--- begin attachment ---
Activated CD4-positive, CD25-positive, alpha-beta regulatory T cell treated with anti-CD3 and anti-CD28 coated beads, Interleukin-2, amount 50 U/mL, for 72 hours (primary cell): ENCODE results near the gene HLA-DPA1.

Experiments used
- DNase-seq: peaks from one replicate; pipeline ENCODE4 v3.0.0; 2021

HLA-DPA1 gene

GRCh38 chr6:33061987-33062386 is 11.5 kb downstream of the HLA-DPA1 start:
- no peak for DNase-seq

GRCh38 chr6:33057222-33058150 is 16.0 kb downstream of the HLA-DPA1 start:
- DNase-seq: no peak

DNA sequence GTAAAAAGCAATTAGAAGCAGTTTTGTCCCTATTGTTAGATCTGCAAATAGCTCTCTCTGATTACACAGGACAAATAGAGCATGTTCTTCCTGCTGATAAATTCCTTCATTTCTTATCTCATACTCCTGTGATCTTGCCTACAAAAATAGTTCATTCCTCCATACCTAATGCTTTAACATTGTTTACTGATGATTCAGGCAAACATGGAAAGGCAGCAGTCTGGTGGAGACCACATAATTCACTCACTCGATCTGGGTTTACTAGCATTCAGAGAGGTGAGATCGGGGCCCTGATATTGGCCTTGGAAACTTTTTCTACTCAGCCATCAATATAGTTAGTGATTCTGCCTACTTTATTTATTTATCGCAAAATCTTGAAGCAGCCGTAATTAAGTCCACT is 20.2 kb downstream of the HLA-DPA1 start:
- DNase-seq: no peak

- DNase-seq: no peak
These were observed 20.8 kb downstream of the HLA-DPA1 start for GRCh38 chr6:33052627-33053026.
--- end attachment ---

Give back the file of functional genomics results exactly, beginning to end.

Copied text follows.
Activated CD4-positive, CD25-positive, alpha-beta regulatory T cell treated with anti-CD3 and anti-CD28 coated beads, Interleukin-2, amount 50 U/mL, for 72 hours (primary cell): ENCODE results near the gene HLA-DPA1.

Experiments used
- DNase-seq: peaks from one replicate; pipeline ENCODE4 v3.0.0; 2021

HLA-DPA1 gene

GRCh38 chr6:33061987-33062386 is 11.5 kb downstream of the HLA-DPA1 start:
- no peak for DNase-seq

GRCh38 chr6:33057222-33058150 is 16.0 kb downstream of the HLA-DPA1 start:
- DNase-seq: no peak

DNA sequence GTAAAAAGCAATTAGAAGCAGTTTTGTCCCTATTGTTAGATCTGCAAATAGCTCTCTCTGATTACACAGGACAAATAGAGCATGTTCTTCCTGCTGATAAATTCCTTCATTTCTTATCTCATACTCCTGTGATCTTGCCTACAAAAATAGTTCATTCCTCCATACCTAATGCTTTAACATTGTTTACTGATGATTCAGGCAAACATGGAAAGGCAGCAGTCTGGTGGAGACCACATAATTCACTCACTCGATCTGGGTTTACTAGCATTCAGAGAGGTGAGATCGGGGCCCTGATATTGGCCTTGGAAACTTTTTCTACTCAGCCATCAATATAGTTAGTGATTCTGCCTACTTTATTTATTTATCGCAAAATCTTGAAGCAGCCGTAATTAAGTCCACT is 20.2 kb downstream of the HLA-DPA1 start:
- DNase-seq: no peak

- DNase-seq: no peak
These were observed 20.8 kb downstream of the HLA-DPA1 start for GRCh38 chr6:33052627-33053026.